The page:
Colonel Albert James Myer, 1847


Creative, intellectually curious and ambitious, Colonel Albert James Myer invented aerial telegraphy and is known as the father of both the U.S. Army Signal Corps and the U.S. Weather Bureau.
Though he began his career with the N.Y. Telegraph Company and, later, as an Army doctor, Myer was inspired to devise a system of signaling across long distances, using simple codes and lightweight materials. Known as aerial telegraphy, the system used a single flag, waved back and forth in a code similar to Morse code. 
Myer began work on the system during his senior year at Hobart College with his graduating thesis, "A New Sign Language for Deaf Mutes" acting as a precursor to modern aerial telegraphy. After patenting this communication system, the United States Army employed Myer's system with great success during the Navajo expedition in 1860 before formally establishing what became known as the Signal Corps in 1863 with Myer at the helm.
In 1869, a House of Representatives Resolution charged the Army with the responsibility of tracking and reporting the weather, and the task fell to Myer and his Signal Corps. In his role as the head of this organization, which would become known as the National Weather Service in late 1870, Myer would prosper and the relationship between his Signal Corps and Meteorology would become a fruitful one.
Under Myer, the reach of the National Weather Service was expansive. The Signal Corps had well-manned offices from coast to coast whose sole objective was to keep headquarters in Washington and the United States Army well-informed with precise and pertinent meteorological data. In 1873, just three years after the first successfully issued federal storm warning signal, the Signal Corps were broadcasting as many as seventy weather bulletins a day and nearly as many weather maps.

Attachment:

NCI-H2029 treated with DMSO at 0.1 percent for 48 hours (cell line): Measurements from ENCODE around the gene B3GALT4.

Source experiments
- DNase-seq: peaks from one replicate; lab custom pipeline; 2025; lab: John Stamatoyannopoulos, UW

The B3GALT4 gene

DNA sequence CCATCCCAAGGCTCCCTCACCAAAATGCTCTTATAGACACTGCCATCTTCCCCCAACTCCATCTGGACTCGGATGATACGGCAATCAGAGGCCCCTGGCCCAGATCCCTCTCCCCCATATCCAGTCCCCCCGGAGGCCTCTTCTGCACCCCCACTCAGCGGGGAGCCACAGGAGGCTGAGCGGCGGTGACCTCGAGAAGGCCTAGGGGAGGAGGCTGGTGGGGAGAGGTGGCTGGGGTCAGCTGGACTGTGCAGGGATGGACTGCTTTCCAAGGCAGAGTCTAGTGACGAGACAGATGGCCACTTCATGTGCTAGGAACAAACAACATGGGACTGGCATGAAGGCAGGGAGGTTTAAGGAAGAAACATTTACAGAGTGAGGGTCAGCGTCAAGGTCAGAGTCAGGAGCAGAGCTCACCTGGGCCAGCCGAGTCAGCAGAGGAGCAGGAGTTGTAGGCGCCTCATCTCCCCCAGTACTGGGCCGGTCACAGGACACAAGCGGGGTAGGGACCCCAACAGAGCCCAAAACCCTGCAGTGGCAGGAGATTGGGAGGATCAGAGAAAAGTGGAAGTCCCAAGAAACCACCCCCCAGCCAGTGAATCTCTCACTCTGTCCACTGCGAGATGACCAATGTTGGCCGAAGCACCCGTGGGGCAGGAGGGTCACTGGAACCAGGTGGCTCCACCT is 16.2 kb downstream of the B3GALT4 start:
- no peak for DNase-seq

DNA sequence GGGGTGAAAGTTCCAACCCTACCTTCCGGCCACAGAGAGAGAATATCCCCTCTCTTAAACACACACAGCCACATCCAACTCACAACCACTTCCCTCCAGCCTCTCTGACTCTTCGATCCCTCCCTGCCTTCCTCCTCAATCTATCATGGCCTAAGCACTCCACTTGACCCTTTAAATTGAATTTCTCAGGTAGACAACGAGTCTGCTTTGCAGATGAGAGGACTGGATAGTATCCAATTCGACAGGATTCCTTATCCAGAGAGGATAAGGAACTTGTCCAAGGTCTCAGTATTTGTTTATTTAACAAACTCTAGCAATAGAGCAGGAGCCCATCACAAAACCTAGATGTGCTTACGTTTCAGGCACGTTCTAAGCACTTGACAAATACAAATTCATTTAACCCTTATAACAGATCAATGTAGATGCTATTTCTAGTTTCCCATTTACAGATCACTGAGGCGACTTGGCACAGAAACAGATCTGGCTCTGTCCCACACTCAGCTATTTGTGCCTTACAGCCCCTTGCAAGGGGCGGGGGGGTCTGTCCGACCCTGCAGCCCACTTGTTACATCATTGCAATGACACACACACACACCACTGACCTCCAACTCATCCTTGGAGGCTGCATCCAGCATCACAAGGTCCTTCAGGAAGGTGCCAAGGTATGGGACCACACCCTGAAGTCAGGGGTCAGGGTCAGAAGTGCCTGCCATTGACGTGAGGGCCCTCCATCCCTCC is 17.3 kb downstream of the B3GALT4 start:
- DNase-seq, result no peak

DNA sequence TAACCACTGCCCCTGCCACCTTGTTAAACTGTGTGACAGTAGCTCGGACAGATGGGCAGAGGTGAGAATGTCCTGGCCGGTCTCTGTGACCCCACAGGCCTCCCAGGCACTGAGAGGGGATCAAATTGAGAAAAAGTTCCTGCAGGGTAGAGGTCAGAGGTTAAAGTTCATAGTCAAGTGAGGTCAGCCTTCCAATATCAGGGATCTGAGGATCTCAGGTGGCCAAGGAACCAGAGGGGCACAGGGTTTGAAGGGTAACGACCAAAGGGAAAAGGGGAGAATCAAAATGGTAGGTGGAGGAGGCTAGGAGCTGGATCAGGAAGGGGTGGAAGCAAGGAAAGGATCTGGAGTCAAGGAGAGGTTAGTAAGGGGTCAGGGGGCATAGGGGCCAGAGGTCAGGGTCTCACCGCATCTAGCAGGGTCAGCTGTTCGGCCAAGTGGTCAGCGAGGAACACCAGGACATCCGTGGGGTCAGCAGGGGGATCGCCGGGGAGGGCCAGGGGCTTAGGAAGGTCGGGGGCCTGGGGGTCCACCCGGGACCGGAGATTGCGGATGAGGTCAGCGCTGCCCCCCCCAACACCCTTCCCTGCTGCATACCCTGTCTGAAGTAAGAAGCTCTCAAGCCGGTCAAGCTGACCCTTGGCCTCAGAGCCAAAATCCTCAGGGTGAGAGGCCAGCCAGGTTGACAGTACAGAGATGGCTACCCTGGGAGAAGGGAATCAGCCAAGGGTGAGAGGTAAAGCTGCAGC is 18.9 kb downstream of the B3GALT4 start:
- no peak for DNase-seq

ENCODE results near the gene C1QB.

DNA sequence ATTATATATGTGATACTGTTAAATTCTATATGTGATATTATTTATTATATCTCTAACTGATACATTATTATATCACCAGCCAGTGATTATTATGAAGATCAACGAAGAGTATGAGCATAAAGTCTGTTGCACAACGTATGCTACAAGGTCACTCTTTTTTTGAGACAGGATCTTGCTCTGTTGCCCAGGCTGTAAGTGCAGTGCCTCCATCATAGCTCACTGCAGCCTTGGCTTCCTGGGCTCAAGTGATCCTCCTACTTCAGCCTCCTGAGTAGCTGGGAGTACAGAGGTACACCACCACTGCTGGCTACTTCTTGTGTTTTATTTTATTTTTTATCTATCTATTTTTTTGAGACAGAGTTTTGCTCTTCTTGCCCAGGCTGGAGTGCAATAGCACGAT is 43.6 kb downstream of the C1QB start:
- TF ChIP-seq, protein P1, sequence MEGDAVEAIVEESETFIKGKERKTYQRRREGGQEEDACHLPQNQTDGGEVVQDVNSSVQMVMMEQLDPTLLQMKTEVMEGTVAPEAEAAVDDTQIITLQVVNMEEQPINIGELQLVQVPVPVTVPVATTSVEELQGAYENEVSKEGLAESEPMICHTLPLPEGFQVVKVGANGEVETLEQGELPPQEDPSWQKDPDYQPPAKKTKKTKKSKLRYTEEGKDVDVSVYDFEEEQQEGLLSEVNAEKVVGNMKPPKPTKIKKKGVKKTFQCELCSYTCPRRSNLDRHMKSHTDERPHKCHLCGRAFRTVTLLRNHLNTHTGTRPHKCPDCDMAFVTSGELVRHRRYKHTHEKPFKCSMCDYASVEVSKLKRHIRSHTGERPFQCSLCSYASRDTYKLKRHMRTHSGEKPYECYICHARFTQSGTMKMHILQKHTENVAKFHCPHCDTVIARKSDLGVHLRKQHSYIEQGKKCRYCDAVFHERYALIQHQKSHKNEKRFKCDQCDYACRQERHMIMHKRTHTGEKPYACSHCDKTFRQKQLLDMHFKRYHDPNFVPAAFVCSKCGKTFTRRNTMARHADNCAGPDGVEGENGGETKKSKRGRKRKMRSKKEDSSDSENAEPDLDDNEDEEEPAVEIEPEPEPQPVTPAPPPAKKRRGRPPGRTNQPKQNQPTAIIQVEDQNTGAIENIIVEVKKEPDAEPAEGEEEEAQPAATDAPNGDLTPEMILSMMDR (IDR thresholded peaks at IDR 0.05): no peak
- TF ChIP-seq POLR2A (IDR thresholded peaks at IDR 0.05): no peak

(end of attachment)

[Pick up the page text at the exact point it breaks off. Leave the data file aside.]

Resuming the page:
In that same year, at the International Meteorological Congress in Vienna, later known as the World Meteorological Organization, Myer called for the establishment of worldwide weather stations, which would allow for the daily exchange of simultaneous global meteorological data. The 32 delegates representing 20 countries passed Myer's resolution unanimously.
The overwhelming amount of meteorological data reported from all corners of the world made it possible to track massive, transcontinental storms in real-time for the first time in world history. At the time of Myer's death, seven years after the meeting of the first IMO congress, the international weather service had grown to include 36 countries and Myer's vision was rapidly coming into fruition.
Today, the United States Army Signal Corps develops, tests, provides, and manages communications and information systems support for the command and control of combined arms forces. Though the National Weather Service has been absorbed into the National Oceanic and Atmospheric Administration, the work remains much the same as it did in Myer's time. 

Myer headed the Signal Corps until his death in 1880. Several key military and civilian locations are named in his honor, including Fort Myer, Va.; The Albert J. Myer Center, the Signal Headquarters building at Fort Monmouth, N.J.; and the General Albert J. Myer Forecast Facility at the Buffalo Niagara International Airport.